It wasn’t until two years later, when Ashton told someone that I was her best friend, that I even considered doing the friend thing again. Even then, I waited a whole day before telling her that I considered her my best friend as well. I wanted to be sure that I was ready to try again. I had hoped that I had learned whatever lessons I needed to learn. There’s been moments where I have fallen back into old habits, and we’ve hit some speed bumps along the way. We’re currently on a break, a mutual decision after some frustrations on both ends, but we are still friends.

Now, I have three of the best friends I’ve ever had.  They’ve taught me what a true friend is like. They are encouraging, supportive, loving. They push me, but in good ways. It wasn’t until I stepped back from my relationship with Ashton that I realized what God has placed directly in front of me. I had been praying for godly friends, to teach me how to have a healthy friendship, but I hadn’t realized that they were already in my life. Having more than one best friend has helped with the issue of obsessiveness. I feel like I’m finally at a good place in this sense.

Some things I have learned regarding friendships:

  • Never, ever put anyone on a pedestal.
  • If they aren’t drawing you closer to God, limit your relationship. If they are drawing you away from God, consider cutting ties.
  • Evaluate your expectations. For me, I have a tendency to go far above and beyond people’s expectations for me, which is fine, but then I get frusterated when people don’t “give back” to me. They do give back to me, just not as much as I give to them. I cannot hold my expectations of them to the same standard that I hold myself.
  • On the other hand, relationships are not one way.  If you are the only one giving, then chances are that they don’t truly care enough to invest back into you. That being said, there are times where one person may be in a tough season and may need you to give more than they can give back. This is okay as long as it’s not this way all the time. They should be there for you as well.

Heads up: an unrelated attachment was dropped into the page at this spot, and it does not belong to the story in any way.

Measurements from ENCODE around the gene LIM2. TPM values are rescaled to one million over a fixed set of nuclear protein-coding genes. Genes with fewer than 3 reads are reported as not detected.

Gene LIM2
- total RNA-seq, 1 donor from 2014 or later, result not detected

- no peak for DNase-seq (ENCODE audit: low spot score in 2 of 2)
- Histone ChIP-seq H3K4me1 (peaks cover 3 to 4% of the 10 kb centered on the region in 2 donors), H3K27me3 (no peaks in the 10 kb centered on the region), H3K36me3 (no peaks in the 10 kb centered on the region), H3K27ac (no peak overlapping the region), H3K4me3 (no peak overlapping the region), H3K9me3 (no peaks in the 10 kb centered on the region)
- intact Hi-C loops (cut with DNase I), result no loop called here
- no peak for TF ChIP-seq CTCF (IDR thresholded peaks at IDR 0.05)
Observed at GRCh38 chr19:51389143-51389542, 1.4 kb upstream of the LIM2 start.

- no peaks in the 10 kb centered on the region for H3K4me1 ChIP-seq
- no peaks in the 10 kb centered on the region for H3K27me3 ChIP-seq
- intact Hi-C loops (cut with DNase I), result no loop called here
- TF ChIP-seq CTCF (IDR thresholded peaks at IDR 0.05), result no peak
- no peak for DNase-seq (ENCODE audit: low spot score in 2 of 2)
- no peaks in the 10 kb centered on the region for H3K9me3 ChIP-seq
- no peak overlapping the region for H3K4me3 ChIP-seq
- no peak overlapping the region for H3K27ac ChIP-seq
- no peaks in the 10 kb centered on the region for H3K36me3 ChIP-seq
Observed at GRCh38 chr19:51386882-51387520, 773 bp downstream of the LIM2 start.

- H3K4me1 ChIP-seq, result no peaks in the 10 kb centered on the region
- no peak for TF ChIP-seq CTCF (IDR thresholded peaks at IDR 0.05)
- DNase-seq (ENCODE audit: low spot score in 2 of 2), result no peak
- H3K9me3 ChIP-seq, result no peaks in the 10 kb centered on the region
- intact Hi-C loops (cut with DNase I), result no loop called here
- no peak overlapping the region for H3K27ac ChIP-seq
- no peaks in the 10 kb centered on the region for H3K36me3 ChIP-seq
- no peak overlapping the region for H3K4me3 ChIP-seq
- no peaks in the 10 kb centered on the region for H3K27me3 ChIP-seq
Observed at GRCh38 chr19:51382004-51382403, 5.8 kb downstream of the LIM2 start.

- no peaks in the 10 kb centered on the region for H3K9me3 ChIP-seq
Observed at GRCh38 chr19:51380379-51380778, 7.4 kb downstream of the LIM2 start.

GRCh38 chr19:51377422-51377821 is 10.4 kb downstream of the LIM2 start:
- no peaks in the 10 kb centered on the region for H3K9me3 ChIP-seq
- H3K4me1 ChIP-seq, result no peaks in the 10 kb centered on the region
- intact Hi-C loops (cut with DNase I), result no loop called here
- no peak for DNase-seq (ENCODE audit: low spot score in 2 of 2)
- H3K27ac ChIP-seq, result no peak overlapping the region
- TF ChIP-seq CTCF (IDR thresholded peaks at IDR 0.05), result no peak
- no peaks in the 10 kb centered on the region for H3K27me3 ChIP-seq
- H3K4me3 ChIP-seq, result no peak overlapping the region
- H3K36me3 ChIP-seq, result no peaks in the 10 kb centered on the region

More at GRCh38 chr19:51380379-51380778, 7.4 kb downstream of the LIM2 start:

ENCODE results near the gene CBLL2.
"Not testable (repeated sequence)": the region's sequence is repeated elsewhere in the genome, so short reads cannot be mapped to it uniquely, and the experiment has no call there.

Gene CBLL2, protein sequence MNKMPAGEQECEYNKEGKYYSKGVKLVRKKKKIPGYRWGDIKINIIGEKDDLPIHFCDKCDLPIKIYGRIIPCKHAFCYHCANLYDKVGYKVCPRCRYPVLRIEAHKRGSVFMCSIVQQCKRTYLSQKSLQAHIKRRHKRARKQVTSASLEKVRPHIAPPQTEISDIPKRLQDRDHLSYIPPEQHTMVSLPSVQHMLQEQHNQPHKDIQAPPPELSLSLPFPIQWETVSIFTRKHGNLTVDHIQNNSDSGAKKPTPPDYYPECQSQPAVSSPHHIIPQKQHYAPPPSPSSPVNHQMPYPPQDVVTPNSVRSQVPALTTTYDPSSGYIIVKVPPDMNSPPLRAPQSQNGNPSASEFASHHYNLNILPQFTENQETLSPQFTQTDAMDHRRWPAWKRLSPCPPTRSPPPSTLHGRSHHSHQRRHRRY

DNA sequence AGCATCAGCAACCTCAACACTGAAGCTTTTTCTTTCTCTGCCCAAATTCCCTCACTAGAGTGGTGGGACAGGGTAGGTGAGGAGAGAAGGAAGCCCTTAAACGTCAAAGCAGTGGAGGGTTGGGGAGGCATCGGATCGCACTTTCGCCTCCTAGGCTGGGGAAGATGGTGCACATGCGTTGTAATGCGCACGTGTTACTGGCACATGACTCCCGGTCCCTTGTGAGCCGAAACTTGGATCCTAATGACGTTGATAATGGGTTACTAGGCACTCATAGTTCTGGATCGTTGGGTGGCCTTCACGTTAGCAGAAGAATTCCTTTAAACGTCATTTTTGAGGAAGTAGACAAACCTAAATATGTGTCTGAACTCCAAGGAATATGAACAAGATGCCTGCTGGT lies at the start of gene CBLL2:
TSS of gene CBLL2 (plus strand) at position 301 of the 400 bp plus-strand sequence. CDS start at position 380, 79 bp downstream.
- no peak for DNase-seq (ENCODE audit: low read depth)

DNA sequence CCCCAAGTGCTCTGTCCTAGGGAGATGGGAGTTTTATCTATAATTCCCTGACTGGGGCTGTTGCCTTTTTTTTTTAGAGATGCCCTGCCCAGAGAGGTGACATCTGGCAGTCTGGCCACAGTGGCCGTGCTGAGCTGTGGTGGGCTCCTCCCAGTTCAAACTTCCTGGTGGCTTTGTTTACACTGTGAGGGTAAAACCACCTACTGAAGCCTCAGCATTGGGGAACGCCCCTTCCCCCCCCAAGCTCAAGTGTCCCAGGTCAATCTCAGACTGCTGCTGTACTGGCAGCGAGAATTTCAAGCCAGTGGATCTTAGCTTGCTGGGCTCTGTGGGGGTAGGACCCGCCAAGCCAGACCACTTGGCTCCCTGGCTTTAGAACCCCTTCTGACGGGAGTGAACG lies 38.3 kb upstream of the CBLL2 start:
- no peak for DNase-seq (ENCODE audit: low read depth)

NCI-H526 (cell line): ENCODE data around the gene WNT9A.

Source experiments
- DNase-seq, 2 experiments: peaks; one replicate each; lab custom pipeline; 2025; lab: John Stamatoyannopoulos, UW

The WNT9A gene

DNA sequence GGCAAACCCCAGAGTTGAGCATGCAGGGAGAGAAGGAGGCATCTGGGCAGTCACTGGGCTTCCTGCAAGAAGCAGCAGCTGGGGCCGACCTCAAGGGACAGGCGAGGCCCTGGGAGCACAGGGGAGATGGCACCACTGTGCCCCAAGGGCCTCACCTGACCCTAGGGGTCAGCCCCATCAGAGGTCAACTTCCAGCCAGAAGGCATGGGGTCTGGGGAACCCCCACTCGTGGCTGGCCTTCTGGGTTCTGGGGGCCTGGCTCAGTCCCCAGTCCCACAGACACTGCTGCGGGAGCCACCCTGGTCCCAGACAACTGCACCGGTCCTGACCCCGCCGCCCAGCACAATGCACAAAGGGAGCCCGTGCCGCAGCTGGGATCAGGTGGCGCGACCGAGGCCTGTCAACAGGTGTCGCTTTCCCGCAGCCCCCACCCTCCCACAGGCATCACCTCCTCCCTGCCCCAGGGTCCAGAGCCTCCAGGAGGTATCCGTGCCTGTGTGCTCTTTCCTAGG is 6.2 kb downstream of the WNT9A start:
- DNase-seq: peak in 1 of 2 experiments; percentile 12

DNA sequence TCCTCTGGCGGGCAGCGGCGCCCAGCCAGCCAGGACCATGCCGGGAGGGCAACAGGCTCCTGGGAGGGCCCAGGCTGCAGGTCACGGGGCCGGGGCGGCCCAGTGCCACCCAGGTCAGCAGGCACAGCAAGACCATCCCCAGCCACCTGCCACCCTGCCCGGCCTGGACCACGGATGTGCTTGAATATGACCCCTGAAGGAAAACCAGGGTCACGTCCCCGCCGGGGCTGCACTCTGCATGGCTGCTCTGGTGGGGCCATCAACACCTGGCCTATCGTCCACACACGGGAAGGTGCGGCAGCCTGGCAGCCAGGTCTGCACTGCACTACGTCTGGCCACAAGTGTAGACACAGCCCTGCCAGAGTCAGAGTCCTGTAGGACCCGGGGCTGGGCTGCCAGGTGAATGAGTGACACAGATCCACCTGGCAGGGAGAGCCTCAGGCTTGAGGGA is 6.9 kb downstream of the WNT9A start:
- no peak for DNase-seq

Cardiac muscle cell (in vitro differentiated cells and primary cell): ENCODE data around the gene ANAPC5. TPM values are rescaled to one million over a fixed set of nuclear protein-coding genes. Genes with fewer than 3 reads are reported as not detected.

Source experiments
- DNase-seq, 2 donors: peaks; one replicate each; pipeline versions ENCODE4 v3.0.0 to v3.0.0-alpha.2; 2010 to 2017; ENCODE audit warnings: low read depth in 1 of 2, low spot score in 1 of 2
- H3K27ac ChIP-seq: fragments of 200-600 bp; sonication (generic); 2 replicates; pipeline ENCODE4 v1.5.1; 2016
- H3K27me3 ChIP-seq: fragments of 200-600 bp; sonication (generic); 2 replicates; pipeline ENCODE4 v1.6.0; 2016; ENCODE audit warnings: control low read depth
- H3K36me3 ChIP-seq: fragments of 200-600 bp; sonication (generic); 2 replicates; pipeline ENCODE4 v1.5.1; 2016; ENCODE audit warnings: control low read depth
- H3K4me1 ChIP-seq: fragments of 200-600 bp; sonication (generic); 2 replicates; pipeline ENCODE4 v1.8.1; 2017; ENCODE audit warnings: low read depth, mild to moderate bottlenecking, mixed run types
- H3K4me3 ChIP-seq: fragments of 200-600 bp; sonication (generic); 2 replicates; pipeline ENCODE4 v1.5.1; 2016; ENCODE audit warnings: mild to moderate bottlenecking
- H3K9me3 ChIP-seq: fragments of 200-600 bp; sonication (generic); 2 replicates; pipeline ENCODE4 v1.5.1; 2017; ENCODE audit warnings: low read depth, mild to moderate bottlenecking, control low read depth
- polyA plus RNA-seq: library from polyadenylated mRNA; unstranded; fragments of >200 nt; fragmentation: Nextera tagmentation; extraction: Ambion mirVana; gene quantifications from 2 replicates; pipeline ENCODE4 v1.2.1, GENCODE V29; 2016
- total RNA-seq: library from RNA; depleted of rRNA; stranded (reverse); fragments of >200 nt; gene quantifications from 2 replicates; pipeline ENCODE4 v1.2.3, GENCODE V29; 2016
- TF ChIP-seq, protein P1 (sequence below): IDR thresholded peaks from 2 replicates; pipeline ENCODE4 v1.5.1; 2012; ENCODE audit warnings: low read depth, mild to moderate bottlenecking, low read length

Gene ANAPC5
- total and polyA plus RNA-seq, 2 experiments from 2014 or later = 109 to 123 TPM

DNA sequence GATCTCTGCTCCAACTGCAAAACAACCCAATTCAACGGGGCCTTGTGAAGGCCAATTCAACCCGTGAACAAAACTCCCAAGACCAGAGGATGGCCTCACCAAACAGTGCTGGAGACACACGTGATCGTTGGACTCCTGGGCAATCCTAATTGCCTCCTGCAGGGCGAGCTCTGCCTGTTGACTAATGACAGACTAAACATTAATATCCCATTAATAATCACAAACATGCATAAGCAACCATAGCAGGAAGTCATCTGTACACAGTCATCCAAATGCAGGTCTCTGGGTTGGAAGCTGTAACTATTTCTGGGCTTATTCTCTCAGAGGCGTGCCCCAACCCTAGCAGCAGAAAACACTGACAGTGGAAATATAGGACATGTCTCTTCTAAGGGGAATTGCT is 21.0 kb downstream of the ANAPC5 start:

• Be cautious of manipulative and emotionally abusive relationships. They sneak up on you.   
  • Guard your heart. Jesus comes first. Always. Every time. 
  • It’s okay to have more than one “best friend.” In fact, be cautious with the term “best friend”, it makes it a lot easier to put someone on a pedestal.
  • Whether you feel like it or not, you deserve to be treated right. Your friends should treat you right. Don’t let them walk all over you.
  • Friends are for a season. I’m not going to lie, I hate hearing this. But it’s true. This is one of the toughest lessons I’ve had to learn. I want nothing more than to have a lifelong best friend, but I may not ever have that. But I am thankful for each person that I mentioned in this post because I learned different lessons from each of them, and they were the right person for the season I was in. You have to trust that God knows what He is doing, because He does. 

Here are two other articles that I found helpful regarding friendships. I highly recommend reading them. 

More Than BFFs – When Friendship Goes Too Far  

7 Characteristics of a Good Friend